A Modern Majesty from Ancient Times

Outside, you can guess that St. John the Divine is the world’s largest cathedral. If you look at it from a three-quarter view, that church has a really long, hundreds-foot body that reaches to the point where it disappears behind trees. When you stand in front of this church, you begin to feel a little small, but not so small that you feel like a snail.

Into the Depths
South side aisle. Colors are from sunlight penetrating through stained glass.

Then walk inside. It is HUGE. How huge? About eight stories tall. Stare at the pillars and columns. Feel all that stone and granite, polished and unpolished. Stare at the base first; then trace your gaze up, up, up to the Gothic rib vaults along the aisles or in the nave. Tons and tons of stone tower hundreds of feet above. Sunlight dances through the stained-glass windows and sprinkle more colors than found on the rainbow.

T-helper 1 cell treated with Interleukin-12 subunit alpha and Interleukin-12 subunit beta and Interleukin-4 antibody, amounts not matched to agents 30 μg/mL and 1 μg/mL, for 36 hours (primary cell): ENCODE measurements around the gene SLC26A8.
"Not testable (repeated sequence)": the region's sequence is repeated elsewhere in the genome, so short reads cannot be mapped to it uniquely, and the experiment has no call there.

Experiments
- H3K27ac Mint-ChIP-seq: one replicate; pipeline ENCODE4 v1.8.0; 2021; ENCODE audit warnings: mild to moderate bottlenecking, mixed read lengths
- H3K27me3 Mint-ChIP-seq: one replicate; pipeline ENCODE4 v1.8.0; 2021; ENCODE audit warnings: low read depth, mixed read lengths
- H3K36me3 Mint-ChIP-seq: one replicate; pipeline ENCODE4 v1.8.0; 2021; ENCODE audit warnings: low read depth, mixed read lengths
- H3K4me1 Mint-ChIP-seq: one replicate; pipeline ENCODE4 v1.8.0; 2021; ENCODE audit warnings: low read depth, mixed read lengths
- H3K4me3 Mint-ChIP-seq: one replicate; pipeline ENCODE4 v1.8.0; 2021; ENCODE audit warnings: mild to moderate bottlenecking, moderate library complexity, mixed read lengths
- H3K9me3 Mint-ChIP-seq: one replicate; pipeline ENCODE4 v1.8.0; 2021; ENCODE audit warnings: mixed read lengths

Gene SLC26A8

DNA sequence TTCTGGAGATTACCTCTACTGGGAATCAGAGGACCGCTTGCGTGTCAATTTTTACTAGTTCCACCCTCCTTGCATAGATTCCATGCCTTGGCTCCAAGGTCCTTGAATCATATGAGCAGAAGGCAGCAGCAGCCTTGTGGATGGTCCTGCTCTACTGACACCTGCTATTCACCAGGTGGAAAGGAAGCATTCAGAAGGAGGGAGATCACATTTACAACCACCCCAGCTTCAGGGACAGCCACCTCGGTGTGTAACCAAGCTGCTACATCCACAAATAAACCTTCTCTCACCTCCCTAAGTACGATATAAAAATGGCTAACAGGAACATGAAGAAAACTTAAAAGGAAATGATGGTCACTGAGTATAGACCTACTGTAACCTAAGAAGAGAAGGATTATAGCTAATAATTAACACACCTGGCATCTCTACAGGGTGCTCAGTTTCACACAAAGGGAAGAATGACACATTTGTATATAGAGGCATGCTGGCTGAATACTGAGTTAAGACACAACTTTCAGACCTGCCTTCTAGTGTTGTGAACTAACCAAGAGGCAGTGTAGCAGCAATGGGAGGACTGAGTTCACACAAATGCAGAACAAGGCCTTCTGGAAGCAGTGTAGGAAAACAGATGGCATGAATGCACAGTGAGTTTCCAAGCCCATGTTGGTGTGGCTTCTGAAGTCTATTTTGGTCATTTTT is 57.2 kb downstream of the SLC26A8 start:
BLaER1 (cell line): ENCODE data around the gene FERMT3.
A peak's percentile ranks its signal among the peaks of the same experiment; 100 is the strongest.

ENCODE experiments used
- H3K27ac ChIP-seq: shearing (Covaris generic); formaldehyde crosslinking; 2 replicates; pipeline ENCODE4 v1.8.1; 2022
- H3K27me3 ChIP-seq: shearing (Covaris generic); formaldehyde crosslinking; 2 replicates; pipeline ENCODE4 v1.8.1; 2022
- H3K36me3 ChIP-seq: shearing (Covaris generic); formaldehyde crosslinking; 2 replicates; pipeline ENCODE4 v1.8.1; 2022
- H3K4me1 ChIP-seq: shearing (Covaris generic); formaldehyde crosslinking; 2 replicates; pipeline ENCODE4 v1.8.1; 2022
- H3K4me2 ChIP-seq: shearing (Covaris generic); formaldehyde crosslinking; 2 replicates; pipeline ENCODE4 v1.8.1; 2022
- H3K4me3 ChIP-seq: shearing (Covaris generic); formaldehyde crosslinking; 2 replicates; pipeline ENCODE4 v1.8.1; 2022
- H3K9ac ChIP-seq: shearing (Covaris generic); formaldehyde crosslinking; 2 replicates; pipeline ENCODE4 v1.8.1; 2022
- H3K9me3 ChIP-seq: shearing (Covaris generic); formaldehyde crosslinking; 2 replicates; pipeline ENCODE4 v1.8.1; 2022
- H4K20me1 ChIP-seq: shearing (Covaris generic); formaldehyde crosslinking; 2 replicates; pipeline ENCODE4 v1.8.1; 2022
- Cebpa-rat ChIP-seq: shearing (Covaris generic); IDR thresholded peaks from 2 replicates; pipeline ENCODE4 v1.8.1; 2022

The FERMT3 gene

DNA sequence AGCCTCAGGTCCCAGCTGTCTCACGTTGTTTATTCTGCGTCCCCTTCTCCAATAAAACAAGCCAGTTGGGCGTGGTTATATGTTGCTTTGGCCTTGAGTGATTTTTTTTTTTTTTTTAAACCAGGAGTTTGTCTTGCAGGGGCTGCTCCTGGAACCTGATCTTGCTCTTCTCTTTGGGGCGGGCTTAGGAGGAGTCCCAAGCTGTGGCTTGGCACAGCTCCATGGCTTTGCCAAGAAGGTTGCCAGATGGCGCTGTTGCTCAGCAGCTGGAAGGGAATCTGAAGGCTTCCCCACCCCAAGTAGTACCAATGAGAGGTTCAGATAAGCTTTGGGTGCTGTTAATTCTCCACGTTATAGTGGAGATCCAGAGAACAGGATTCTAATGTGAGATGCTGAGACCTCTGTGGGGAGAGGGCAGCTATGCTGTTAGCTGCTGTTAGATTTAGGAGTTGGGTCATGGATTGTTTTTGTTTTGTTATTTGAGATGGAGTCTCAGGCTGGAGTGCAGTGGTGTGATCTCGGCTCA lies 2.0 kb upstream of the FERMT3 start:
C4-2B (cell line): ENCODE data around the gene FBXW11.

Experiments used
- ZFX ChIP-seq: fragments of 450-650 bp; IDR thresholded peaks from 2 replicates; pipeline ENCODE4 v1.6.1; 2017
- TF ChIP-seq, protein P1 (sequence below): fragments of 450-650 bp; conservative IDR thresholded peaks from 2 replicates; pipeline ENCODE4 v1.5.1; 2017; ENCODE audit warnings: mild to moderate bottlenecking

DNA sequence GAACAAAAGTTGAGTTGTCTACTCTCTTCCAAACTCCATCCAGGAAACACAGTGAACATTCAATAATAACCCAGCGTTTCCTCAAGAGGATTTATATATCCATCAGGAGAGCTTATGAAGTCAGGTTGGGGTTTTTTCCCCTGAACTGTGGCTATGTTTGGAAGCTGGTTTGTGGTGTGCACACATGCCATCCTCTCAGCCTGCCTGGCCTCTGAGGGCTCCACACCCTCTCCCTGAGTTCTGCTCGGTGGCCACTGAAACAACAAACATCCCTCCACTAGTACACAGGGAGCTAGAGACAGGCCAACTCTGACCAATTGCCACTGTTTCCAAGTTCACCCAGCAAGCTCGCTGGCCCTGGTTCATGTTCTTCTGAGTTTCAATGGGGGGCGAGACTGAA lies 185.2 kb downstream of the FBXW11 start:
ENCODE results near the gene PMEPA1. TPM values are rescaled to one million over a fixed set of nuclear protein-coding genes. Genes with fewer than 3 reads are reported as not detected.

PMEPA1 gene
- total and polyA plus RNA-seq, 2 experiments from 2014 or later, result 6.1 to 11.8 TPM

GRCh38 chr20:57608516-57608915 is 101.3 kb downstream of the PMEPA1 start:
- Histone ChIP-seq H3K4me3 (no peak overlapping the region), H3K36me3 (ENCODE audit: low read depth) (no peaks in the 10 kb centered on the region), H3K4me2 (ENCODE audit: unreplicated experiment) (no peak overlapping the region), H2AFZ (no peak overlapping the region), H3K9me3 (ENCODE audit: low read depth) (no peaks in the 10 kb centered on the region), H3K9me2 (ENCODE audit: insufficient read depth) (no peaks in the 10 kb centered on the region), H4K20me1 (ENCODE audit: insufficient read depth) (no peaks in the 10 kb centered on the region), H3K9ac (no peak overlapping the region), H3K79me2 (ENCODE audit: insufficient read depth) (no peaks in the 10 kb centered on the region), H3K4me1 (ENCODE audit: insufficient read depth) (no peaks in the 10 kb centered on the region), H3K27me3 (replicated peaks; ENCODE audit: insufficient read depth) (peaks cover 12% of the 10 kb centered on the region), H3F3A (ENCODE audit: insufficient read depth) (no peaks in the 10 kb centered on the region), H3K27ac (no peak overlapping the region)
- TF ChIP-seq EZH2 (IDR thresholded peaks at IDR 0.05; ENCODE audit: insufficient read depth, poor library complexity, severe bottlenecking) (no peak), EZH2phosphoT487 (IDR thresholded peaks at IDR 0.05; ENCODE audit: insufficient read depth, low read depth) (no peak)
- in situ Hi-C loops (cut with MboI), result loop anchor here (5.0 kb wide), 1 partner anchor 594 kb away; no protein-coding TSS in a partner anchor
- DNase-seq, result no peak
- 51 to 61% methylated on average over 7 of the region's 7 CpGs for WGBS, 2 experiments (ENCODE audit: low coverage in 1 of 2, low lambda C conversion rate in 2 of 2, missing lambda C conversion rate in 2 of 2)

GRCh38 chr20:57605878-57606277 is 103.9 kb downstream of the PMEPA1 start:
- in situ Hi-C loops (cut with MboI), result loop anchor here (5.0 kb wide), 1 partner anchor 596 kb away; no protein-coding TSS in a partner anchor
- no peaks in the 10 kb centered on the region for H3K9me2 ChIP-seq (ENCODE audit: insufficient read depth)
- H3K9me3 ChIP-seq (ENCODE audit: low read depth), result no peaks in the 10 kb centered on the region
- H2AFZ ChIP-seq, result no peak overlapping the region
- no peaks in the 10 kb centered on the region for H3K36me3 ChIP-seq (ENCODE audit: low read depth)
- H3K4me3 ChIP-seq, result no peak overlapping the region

Out of all the locations I’ve been to so far, this one is the most intricate out of all of them, and building it in the Byzantine style is exactly why. The level of detail and work used to construct this church is absolutely amazing. Everywhere you look, you always find something interesting. The angels, choir parapet, columns, ceiling, jams, door, windows, and others always have something unique in them. They’re not designed simply because they feel like it. Every detail carved for this church has a symbolic, spiritual meaning behind them. When you have a city that’s building more and more simpler, modernistic styles of buildings, the level of detail stands out even more. You can tell the artists were truly dedicated into building this cathedral while staying true to the Byzantine style. The fact that there’s no steel skeleton anywhere in this church (unlike St. Patrick’s) really shows their dedication to the Byzantine tribute.